Focused on the Future

Early graduate Mia Irving prepares to attend Lindenwood University while serving in the Army


Dana Zafarani

Early graduate Mia Irving moves the tassel on her cap, signifying her next move in life. After graduating, Irving plans to enter the U.S. Army while attending Lindenwood University. “[The military] told me that if I do go into the military, I’m on track to graduate at 30 to 37, so I [plan to be in the military between ages] 30 [and] 35, just so I can have everything planned out for afterward,” Irving said.

What began as sibling rivalry quickly became a competition between early graduate senior Mia Irving and her older brother [Amarion]. After comparing grades, athleticism, academic achievements and more, Irving found herself in a position she had not anticipated: the ability to graduate a semester early. While her peers are in their second semester, Irving is now off-campus. She has begun preparing for the recruitment process into the U.S. Army and her acceptance into Lindenwood University. 

“I grew up in a household filled with boys. My older brother taught me the game of life, and it helped me know what not to do. It was a competition [between] my brothers and me. My brother graduated last year, and he did a full year, and I wanted to see if I could do half the year,” Irving said. “Since my mom graduated high school, I’m the third female [in our family] to graduate after her. My GPA is 3.3, and I’m proud because academics [are] difficult for me when understanding different concepts. When I saw [my GPA], I was like, ‘wow, that’s my GPA.’” 

After receiving the good news, Irving felt ready to graduate early and excited to take the next steps: going into the U.S. Army and attending Lindenwood University.

“It [was] a reliever when [the Parkway School District] told me [I could graduate early]. I didn’t think it was real until the time came, and my schedule said ‘off-campus.’ I felt happy but a little sad at the same time because so much of my life was spent in school,” Irving said.

Adorned with her friends’ signatures and notes, senior Mia Irving’s stuffed graduation dog sits in her bedroom. Irving wanted something to remind her of her memories at West, even though she moved from Hazelwood Central to West in her junior year. “The feeling was something indescribable. That moment [I finished my last semester], I realized high school was over. I knew at that moment I had overcome everything from adolescence [to the beginning of my adulthood]. I remember freshman year at Hazelwood Central, a teacher told me I wasn’t going to graduate, and at that moment, I felt that I had to,” Irving said. (Mia Irving )

As her final semester of high school ended, Irving carried a stuffed graduation dog to collect her peers’ signatures to keep as memories. Irving misses the friendships she’s made throughout her schooling but understands what it means to be standing where she is now. In May, she will walk the stage for the graduation ceremony.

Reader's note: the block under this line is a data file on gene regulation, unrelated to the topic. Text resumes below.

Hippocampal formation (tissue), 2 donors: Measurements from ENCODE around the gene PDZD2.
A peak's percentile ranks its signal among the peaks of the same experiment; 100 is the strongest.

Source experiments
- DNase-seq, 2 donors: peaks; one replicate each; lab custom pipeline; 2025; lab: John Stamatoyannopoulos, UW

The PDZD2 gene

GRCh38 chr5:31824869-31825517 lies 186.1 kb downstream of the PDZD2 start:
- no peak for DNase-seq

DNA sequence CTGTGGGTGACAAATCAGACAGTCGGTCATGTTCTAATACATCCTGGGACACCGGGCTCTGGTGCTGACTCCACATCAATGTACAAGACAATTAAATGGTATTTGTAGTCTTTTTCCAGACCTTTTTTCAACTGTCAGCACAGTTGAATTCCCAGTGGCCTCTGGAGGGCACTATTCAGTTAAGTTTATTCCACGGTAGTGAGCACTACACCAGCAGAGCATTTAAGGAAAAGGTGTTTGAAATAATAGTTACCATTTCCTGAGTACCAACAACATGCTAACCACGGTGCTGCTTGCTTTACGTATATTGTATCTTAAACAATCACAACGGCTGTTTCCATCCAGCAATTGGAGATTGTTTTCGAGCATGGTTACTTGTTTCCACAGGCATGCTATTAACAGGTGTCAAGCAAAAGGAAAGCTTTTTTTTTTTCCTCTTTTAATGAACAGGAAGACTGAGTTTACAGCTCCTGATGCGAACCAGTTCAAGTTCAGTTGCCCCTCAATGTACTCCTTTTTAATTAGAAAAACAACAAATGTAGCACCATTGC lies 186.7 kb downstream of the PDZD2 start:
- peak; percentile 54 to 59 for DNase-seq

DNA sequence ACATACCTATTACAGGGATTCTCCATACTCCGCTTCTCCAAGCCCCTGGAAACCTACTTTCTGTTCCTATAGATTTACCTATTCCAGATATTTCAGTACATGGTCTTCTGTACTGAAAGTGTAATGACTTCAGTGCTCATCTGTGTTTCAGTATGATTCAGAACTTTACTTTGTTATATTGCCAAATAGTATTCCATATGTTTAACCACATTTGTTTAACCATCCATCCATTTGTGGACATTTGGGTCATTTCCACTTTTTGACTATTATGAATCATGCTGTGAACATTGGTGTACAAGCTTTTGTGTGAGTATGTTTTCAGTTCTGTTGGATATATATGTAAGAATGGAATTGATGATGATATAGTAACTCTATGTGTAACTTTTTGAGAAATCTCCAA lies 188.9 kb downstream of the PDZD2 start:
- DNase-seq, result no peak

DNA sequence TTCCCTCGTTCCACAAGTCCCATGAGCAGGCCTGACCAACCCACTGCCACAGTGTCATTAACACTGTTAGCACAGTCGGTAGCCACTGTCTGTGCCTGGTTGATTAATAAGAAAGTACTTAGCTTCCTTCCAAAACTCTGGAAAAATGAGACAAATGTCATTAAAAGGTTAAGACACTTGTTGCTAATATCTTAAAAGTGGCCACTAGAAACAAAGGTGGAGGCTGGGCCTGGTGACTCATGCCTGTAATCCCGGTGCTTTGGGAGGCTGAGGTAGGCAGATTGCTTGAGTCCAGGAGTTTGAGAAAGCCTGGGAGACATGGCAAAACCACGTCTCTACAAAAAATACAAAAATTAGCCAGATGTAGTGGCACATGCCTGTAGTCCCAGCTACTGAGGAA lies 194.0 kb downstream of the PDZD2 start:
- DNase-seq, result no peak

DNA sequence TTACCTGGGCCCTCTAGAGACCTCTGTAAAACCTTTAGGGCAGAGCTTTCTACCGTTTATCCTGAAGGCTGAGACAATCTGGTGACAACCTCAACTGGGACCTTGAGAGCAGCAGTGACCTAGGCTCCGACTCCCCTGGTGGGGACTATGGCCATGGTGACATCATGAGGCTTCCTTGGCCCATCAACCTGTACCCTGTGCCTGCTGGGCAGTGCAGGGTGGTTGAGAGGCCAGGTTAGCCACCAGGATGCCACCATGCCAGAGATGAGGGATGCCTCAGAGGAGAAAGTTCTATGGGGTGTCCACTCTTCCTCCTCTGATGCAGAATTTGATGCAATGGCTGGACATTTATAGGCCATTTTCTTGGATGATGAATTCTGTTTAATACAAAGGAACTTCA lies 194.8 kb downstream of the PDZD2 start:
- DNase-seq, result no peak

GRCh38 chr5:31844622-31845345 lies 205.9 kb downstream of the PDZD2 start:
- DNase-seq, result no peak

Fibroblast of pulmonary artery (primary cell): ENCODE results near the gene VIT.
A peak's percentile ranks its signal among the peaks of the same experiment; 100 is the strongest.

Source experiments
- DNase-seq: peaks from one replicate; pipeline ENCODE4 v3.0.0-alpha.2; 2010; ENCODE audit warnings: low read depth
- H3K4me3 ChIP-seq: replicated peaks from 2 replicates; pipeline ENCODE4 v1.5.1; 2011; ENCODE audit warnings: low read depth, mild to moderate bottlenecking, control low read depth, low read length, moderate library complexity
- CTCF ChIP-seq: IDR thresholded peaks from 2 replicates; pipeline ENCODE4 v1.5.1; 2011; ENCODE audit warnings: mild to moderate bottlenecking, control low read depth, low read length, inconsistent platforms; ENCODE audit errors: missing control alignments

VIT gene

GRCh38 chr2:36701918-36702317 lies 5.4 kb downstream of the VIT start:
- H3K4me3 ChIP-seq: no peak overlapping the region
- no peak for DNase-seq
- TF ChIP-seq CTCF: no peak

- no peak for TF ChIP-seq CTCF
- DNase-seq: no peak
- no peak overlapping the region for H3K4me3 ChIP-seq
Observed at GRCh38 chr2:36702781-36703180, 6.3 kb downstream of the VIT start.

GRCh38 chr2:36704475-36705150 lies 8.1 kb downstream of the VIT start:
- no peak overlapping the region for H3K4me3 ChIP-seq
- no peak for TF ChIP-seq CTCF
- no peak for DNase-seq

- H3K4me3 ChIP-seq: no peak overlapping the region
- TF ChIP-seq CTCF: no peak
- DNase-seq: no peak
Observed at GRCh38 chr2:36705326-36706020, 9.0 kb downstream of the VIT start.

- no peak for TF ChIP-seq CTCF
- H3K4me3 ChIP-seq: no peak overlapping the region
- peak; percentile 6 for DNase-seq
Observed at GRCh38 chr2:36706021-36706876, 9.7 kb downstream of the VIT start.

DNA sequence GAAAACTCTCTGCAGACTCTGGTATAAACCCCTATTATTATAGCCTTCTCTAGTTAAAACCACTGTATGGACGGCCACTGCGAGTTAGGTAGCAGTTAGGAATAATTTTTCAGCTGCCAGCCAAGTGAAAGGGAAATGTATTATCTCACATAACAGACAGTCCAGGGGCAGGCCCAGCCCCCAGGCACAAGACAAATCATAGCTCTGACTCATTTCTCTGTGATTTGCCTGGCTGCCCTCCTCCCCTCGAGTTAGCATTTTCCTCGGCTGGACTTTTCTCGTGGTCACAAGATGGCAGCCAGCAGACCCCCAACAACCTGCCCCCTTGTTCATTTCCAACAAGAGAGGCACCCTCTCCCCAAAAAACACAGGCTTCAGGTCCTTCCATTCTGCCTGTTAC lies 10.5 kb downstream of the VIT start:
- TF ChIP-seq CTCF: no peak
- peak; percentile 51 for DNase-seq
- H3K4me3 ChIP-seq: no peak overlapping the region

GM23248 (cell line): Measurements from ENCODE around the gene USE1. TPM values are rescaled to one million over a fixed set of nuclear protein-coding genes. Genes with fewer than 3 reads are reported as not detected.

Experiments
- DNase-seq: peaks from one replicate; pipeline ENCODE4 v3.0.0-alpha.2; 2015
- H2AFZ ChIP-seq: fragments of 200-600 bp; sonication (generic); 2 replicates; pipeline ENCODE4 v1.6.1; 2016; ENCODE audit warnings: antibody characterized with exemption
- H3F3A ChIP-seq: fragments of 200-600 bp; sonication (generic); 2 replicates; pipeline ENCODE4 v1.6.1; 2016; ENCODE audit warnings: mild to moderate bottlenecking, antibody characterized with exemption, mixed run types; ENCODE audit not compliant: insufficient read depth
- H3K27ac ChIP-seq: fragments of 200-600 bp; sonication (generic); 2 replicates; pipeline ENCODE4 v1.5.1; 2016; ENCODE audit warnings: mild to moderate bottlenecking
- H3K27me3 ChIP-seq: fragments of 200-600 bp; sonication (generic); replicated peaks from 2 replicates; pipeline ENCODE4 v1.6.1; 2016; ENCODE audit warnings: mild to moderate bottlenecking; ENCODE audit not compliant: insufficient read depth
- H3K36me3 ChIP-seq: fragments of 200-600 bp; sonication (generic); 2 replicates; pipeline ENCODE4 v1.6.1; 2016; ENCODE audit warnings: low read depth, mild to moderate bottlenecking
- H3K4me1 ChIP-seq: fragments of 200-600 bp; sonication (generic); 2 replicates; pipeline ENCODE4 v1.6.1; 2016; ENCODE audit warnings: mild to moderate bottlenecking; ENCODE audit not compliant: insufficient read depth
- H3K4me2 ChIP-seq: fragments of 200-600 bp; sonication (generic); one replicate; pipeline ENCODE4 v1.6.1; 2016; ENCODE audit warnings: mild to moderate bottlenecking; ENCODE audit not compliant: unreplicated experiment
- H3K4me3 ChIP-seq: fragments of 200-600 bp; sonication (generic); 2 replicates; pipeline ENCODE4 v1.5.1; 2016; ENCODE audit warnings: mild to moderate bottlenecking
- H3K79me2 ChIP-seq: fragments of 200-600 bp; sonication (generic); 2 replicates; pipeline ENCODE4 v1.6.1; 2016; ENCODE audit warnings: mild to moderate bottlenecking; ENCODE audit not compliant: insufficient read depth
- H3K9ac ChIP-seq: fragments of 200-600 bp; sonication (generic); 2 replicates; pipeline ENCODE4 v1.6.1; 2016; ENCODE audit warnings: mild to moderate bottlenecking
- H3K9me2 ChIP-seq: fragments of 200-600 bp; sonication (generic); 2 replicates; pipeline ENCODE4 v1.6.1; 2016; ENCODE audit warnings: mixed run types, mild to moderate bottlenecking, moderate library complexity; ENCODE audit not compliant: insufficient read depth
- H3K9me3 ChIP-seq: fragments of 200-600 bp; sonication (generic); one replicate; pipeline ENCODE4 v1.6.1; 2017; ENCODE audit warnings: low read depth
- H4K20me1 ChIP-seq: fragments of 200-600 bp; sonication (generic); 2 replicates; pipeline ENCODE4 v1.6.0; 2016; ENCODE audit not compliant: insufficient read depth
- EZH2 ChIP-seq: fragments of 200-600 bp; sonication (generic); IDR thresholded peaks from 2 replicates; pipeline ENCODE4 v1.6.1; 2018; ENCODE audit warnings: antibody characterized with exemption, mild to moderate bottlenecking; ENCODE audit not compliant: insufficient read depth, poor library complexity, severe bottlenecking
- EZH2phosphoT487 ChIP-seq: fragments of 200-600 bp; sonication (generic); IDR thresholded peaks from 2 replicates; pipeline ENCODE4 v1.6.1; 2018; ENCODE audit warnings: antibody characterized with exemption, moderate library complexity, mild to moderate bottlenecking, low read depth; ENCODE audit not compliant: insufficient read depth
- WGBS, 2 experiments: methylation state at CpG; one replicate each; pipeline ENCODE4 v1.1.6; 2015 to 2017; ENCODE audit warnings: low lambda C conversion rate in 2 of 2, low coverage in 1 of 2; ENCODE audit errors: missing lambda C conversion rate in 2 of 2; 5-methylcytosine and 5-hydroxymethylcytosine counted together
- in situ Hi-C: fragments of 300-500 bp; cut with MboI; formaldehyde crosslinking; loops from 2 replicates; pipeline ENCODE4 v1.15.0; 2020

“I feel accomplished and a little sad because my school year ended early, so I won’t be able to have the same memories as others would have in high school. Those were some of the people I bonded with, coming to school every day with [and sitting] with them at lunch. The memories will all still be there, and I wish them luck forever,” Irving said. 

After officially leaving high school grounds, Irving hopes to get recruited into the Army around October 2023 while attending school at Lindenwood University. She plans to work with both organizations to do both equally. In addition, she plans to work a full-time job under her stepfather for Dr. Pepper. After college, Irving plans to pursue a clothing brand she created in December 2022 and creates music to express herself.

“[At first,] I didn’t want to go to college. I thought the military [would be a better option to] give me more discipline and get away from social media to focus on what I want and want to do,” Irving said. “[In the end, I decided to go to college,] so I can have something to fall back on, and so if my clothing brand doesn’t work, I won’t be at rock bottom. [Working for] Dr. Pepper [is a side job], and school is weekly. [But] if I can’t maintain my grades, I’ll stop working for Dr. Pepper until I can get my grades up.”

But despite her numerous plans for the upcoming months, Irving has encountered some challenges. Throughout the Army’s recruitment process, Irving has to go through several rounds of testing due to a hearing disability that affects not only her hearing but her balance as well. 

“[My disability] makes me feel different. It’s a disability I’ve had to learn to live with and accept that I can’t do everything. [The doctors] never figured out why, but it’s difficult not being able to hear,” Irving said. [My feelings toward the Army have not] changed at all; it’s motivation to work harder than those around me.” 

Despite her challenges during the recruitment process, Irving looks forward to the next few months and is satisfied with the experience high school has provided. 

“[Graduating early] doesn’t seem real yet. It’s a dream come true because I wasn’t academically gifted, so getting it over and done early is a blessing. I’m turning 18 and walking the stage all in one month, then on to bigger unknown things,” Irving said.